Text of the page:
4 Years of Injected SPAM on a WordPress Site: A Real-Life Case Study
Imagine the shock of discovering years of hidden injected content on your business’s WordPress site during a routine upgrade. This nightmare came true for one of my clients who had been operating their small, yet successful, service industry website. Little did they know that their primary source of revenue was compromised.
Unusual Page Titles: the Biggest Red Flag
It all began when I suggested conducting an SEO audit to help improve their website’s organic rankings. As I delved into the audit, I stumbled upon several peculiar page titles and slugs. They seemed to have no connection whatsoever to their industry.
Invisible Spam Content
Further investigation revealed the startling truth: dozens of pages had been injected with spam content. Topics ranged from prescription drugs and alcohol to adult content.
What made the situation even more bizarre was that this content remained hidden within the WordPress Dashboard, yet was being served and indexed.
To confirm my suspicions, I checked Google Search Console and Ahrefs, both of which confirmed the presence of this mysterious content.
Discovering the Hacker’s File: A Four-Year-Old Compromise
Once I accessed the site via FTP, I discovered a hacker’s PHP file containing obfuscated code in the root directory. The file, dating back to 2019, exposed a long-standing compromise—four years of malware lurking in the shadows.
Despite the web host providing SiteLock for free, this automated tool had failed to protect the site, highlighting the risks of relying solely on automated security measures.
Migrating to a Different Hosting Provider and Rebuilding the Site
After discussing various options, my client and I agreed to switch to SiteGround, my preferred web hosting provider. We decided it was best to rebuild the site from scratch, manually transferring only the essential content.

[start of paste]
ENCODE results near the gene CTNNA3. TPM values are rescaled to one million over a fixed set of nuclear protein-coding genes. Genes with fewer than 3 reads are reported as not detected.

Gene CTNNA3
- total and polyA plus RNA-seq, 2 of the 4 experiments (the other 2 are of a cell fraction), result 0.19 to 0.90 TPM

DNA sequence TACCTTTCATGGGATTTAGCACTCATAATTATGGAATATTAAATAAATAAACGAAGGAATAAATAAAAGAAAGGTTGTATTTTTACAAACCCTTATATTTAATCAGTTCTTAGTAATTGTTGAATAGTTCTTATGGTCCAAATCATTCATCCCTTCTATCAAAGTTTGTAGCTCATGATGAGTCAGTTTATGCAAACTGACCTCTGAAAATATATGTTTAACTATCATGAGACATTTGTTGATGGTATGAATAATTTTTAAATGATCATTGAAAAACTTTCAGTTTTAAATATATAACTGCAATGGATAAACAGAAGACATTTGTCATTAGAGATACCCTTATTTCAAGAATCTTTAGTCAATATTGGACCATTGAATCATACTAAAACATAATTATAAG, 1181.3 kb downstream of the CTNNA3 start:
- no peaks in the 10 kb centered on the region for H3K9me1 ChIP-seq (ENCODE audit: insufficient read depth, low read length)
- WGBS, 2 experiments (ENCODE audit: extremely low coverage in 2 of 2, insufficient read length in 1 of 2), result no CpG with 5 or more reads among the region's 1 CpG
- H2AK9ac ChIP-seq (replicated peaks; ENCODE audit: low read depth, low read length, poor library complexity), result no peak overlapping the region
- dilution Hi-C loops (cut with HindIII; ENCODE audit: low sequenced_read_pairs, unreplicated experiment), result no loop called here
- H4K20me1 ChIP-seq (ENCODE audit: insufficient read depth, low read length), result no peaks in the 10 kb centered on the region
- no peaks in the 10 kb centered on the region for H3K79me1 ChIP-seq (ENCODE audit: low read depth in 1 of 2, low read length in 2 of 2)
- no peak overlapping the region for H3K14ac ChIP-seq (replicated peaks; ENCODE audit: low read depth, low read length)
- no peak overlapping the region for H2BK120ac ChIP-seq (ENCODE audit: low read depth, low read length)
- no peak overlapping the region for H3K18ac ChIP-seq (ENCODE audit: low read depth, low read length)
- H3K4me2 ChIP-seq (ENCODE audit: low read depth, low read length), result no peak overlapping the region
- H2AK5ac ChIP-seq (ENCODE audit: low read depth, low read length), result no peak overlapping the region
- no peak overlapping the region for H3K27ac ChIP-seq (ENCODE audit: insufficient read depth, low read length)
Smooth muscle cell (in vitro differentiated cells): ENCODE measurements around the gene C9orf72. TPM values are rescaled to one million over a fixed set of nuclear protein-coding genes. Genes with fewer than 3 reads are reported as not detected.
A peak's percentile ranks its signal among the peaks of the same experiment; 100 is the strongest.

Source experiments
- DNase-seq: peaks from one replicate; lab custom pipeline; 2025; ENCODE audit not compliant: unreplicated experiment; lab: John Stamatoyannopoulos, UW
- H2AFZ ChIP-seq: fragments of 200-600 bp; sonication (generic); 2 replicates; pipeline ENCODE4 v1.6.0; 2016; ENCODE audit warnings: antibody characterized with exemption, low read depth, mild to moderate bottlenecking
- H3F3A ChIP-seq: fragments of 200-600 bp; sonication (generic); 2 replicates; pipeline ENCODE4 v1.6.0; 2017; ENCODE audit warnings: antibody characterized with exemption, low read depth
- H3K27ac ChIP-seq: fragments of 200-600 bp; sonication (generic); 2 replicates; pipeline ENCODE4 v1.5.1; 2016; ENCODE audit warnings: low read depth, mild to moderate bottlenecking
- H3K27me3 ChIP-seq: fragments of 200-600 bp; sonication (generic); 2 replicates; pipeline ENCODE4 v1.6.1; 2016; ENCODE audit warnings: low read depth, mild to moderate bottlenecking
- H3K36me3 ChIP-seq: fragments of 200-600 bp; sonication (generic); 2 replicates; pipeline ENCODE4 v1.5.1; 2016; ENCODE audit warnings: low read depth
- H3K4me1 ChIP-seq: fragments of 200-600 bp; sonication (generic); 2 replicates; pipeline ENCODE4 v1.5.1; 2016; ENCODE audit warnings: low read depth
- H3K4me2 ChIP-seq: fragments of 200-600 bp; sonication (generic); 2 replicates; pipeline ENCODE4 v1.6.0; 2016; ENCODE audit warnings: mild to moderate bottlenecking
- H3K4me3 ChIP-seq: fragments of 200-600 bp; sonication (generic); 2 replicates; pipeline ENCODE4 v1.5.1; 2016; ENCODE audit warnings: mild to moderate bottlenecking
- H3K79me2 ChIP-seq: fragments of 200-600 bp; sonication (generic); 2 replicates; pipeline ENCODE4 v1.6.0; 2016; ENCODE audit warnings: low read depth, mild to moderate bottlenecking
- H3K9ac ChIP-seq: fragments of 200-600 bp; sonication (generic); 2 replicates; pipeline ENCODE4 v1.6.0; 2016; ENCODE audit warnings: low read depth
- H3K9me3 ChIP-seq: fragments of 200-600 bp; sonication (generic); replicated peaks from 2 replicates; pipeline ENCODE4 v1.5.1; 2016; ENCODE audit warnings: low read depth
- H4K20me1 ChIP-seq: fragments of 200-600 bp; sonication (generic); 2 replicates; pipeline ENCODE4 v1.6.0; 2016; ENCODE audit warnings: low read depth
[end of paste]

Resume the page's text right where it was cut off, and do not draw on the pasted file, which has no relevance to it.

I developed the new site on a staging WordPress installation at SiteGround while the old site remained live. Upon receiving the client’s approval on the new site, I completed the migration and disposed of the old, compromised website.
Comparing Website Performance: Old vs New
Before the overhaul, the client’s website was struggling with performance, as evidenced by scores from GTmetrix and Google PageSpeed Insights.
In GTmetrix, the homepage had a D Grade, with a 55% Performance score, 83% Structure score, 3.7 seconds Largest Contentful Paint (LCP), and a 0.13 Cumulative Layout Shift (CLS).
In Google PageSpeed Insights, the old website failed the Core Web Vitals Assessment for both mobile and desktop.
On mobile, the report showed a performance score of 74, accessibility at 94, best practices at 83, and SEO at 82. The First Contentful Paint (FCP) took 3.6 seconds, Speed Index was at 9.6 seconds, and LCP was 3.7 seconds.
On desktop, performance scored 80, accessibility 94, best practices 83, and SEO 83. FCP was 1.0 second, Speed Index 2.9 seconds, LCP 1.5 seconds, and CLS was 0.16.
Given a reasonable timeframe, I optimized the new website to the best of my abilities, resulting in significant improvements.
In GTmetrix, the new website’s homepage boasts an A Grade, 100% Performance score, 100% Structure score, 0.5 seconds LCP, and 0 CLS.
In Google PageSpeed Insights, the new website passes the Core Web Vitals Assessment on both mobile and desktop.
On mobile, the report shows performance at 93, accessibility at 100, best practices at 100, and SEO at 100. FCP is 1.1 seconds, Speed Index 3.5 seconds, and LCP 3.0 seconds.
On desktop, performance scored 95, accessibility 100, best practices 100, and SEO 100. FCP is 0.3 seconds, Speed Index 1.8 seconds, LCP 1.0 seconds, and CLS is 0.001.
These results demonstrate a major improvement in the website’s performance, even when working with limited resources.
Monitoring the Site’s Performance: The Road to Recovery
Moving forward, I will keep an eye on the site’s performance for the next few months. I’ll be using Google Search Console, Google Business Profile, and Ahrefs to track changes in organic rankings and conversion rates.
Stay Vigilant and Perform Regular Checks
This cautionary tale serves as a reminder for all website owners to remain vigilant. While some hackers may brazenly deface sites, others discreetly inject malware, ads, spam content, or spammy backlinks. Regular manual checks, performed by a professional, are essential for safeguarding your site and protecting your business.
About the Author
Dumitru Brinzan is a professional WordPress developer from Germany. He assists small and medium businesses with WordPress website creation, website support, technical SEO, WordPress coaching, and consulting. With his expertise, business owners can focus on what they do best while knowing their site is in good hands.
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